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New Zealand Centurions
The New Zealand Centurions, full name New Zealand Centurions Endurance Walking Club, is a young organisation, having been founded on 29th November 1998.
As well as recognising Centurion status, the New Zealand Centurions also recognise the achievement of walking 100 kilometres in 14 hours 30 minutes.

Like many other national bodies in New Zealand representing minor sports, they are currently looking at ways to attract more people to centurionism and ultrawalking.
One possibility being considered is to recognise other achievements such as walking 80 kilometres in 12 hours or 40 kilometres in six hours - two achievements recognised by the Australian Centurions.

They do not usually organise their own events. Instead, walkers enter events put on by other organisations, mostly the New Zealand Sri-Chinmoy marathon team.
The 3 day (72 hours) record holder is Richard McChesney who completed 283k599m in Privas ( 6 Jours de France) 2015. Richard is also a British Centurion (Southend 2014)

Congratulations to British Centurion, Andrew Titley from the Isle of Man, who became the latest New Zealand Centurions -  NZ  C29

Current (2022) list of New Zealand Centurions - compiled by Rudy Lien

The 2020 race took place in Auckland on 14th-15th November - later than usual and almost cancelled at the last moment due to Coronavirus restrictions. But it did go ahead and as usual, the race walk and qualifier for the NZ Centurions was held in conjunction with the Sri Chimnoy running 24 hours. Philip Sharp was the race walking judge.

Philip's report:
I judged the full 24 hours. Except for the 22 degree temperature on the Saturday, the weather was very good - no rain, and little to no wind.
There were three walkers in the 24 hours and one in the 12.
M60 NZ ultrarunner Richard Young from Christchurch became a NZ centurion, reaching 100 miles in 22:57:55. The photograph shows Richard just after sunrise today. Richard walked the 24 hour run last year and I suggested he try the walk this year.
Wellington F60 racewalker Terri Grimmett started well but after about twelve hours started learning to the right from the waist. The lean increased and her hip became sore. Her lap times slowly crept up. Once they were above six minutes, she wisely decided to stop, having covered 92.8 km. I have no doubt she can go a lot further in 24 hours.

The third walker in the 24 hour was Craig Welsh. He had done no training and did not expect to go far. This proved to be so.
2006 Commonwealth Games 50K silver medalist Tony Sargisson was the 12 hour walker. I believe this was his first ultra. He started as a man on a mission, lapping in 2:20. Things did not go to plan. He develop two blisters and blood started accumulating under two toe nails. He stopped just after six hours, having covered 54+ km.
Congratulations to Richard Young !

Philip gave a good insight (on Facebook) to organising events in New Zealand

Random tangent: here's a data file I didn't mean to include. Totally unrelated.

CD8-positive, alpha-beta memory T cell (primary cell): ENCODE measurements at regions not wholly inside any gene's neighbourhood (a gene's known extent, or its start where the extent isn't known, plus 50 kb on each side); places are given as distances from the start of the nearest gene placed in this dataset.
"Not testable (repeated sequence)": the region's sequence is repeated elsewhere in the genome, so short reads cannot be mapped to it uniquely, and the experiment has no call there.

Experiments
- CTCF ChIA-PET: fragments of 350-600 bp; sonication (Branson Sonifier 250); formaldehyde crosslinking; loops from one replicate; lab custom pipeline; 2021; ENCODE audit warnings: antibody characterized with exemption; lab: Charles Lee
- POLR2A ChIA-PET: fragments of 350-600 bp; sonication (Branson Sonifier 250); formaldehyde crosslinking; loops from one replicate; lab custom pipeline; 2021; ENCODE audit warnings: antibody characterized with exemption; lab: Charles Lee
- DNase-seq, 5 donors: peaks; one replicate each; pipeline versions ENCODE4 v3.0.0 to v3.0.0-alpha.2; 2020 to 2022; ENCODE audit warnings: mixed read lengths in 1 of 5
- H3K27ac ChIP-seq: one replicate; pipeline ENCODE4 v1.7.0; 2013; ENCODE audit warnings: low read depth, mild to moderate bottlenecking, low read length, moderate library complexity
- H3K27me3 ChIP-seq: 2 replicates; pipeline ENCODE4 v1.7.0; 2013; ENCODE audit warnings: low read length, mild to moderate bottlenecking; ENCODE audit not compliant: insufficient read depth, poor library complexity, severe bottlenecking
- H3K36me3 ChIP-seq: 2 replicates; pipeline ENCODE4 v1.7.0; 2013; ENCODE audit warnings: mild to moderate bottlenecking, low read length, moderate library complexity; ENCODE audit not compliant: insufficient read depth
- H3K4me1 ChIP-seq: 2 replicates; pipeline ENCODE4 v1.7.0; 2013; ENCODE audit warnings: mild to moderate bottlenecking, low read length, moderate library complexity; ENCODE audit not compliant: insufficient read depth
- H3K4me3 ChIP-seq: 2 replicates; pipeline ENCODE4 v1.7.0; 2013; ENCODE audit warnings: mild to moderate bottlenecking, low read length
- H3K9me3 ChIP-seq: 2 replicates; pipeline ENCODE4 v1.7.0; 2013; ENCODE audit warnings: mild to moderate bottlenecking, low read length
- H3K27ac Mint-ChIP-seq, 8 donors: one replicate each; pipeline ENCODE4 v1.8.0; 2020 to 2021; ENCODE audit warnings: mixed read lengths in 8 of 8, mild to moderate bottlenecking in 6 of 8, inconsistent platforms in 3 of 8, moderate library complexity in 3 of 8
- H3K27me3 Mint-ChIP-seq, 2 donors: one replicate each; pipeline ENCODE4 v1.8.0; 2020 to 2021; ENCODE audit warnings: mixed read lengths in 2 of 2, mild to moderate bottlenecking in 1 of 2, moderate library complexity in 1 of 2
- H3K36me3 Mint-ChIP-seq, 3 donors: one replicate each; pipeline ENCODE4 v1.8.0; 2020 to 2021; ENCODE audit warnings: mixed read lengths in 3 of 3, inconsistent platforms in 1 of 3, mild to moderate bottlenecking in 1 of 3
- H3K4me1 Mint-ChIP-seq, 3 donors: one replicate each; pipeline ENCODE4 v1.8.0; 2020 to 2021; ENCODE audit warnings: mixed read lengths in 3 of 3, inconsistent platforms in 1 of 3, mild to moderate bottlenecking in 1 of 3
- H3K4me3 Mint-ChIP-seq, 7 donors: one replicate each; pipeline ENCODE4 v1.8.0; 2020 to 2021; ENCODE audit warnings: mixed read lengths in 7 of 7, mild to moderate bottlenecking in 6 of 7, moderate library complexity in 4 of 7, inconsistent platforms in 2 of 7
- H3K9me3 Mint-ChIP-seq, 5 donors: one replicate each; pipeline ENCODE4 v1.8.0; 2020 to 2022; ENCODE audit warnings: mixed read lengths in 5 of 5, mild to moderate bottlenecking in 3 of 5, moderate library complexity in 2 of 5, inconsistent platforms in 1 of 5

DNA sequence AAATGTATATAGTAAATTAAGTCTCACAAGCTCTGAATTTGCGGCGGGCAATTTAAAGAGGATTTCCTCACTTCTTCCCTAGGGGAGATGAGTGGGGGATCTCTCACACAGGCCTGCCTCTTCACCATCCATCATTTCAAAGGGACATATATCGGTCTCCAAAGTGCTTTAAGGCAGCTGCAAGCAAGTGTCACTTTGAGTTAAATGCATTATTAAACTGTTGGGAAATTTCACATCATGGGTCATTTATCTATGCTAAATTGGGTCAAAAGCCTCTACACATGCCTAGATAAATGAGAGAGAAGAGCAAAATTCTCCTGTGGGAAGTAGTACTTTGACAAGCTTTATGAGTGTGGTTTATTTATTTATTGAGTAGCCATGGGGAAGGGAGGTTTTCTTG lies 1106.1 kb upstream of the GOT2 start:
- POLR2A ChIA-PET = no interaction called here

"There is very little ultrawalking done in New Zealand for which running it not likely to be mixed in with walking. There is the 6-12-24 hour Sri Chinmoy festival I have just reported on. Most years there is a 25K / 50K / 100K Sri Chinmoy running event in Christchurch. Few walkers enter these events and it is not judged. The event was cancelled this year because of Covid-19.
Race walking in New Zealand is a separate discipline with its own national organisation, and its own website and reporting of results.
You might argue that the New Zealand Centurions Endurance Walking Club (NZCEWC) should be doing more to promote ultrawalking in New Zealand. I agree that is a possible argument. However, for at least the last five years the NZCEWC has been me. I am the only active member. If there are any expenses such as for the hosting and domain registration of the  website, I pay them. If there is judging to be done, I do it, sometimes with some help from my partner, not this year. If there are queries from overseas, I answer them. If there are reports to be written, I write them. I realized five or so years ago that if New Zealand was to remain as a country that offered the centurion designation long-term it was probably going to be up to me.

Centurion is not my main leisure actively. For that activity, I am the secretary of four local clubs, I chair two international committees, and I write two newsletters one of which involves me driving hundreds of kilometres every two months. That leaves me with little time for supporting and promoting ultrawalking. But I am committed to keeping the NZ centurion qualifier going."

Clearly we have a lot to thank Philip for. Philip maintained the "old"  NZ Centurions website (NZCEWC) which was updated and completely transformed in 2019. > New Zealand Centurions website

snippet from 2004:
At the Sri Chinmoy 24 hour race in Auckland over the weekend of 18/19 September, Peter Baillie, in his first attempt at anything like this, walked 174.129km.
Peter’s performance can be gauged by the fact that the great Yiannis Kouros, holder of the World Record for running 24 hours (303.506km), managed to walk just 168.406km in his first up effort at walking the distance.
Peter becomes "C13" being the 13th person to achieve Centurion status in New Zealand
Other race walkers taking part in the 24 hour event included Keith Still who called it a day at 102km. Bruce Webber started as a walker, but a foot problem saw him elect to revert to running for the balance of his time on the track. There were no female walkers in the 24 hour race this year
Thanks to Jack Tregurtha who sent the report to the Australian Centurion Newsletter

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